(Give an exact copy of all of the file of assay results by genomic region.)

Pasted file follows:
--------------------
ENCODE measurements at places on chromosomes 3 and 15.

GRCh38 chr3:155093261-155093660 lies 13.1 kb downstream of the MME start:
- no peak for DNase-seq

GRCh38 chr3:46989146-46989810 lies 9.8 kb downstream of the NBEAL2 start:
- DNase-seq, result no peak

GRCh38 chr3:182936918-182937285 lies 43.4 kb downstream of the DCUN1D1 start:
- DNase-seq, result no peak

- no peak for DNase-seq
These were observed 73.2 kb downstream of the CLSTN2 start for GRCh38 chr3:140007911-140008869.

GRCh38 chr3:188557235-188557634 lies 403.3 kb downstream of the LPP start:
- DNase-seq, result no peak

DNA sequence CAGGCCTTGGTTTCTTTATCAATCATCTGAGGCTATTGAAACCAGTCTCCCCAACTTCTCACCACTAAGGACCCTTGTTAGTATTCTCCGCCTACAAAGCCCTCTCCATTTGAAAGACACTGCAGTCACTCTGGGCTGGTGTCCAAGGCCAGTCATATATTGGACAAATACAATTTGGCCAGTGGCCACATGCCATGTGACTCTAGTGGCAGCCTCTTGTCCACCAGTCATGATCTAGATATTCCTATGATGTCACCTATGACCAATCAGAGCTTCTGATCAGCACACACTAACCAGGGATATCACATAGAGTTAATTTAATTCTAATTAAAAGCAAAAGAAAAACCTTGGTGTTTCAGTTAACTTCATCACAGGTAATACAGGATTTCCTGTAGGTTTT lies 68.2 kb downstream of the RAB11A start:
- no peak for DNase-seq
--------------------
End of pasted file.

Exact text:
ENCODE measurements at places on chromosomes 3 and 15.

GRCh38 chr3:155093261-155093660 lies 13.1 kb downstream of the MME start:
- no peak for DNase-seq

GRCh38 chr3:46989146-46989810 lies 9.8 kb downstream of the NBEAL2 start:
- DNase-seq, result no peak

GRCh38 chr3:182936918-182937285 lies 43.4 kb downstream of the DCUN1D1 start:
- DNase-seq, result no peak

- no peak for DNase-seq
These were observed 73.2 kb downstream of the CLSTN2 start for GRCh38 chr3:140007911-140008869.

GRCh38 chr3:188557235-188557634 lies 403.3 kb downstream of the LPP start:
- DNase-seq, result no peak

DNA sequence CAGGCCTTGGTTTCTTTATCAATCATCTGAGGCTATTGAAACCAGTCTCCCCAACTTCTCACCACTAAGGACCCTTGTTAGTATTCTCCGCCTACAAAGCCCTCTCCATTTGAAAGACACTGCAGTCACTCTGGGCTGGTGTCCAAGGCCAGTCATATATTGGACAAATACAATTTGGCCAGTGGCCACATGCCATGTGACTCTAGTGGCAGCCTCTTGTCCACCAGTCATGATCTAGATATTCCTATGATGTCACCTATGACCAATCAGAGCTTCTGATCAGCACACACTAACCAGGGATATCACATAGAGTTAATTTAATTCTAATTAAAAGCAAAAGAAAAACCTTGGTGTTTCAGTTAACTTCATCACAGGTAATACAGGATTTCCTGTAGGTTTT lies 68.2 kb downstream of the RAB11A start:
- no peak for DNase-seq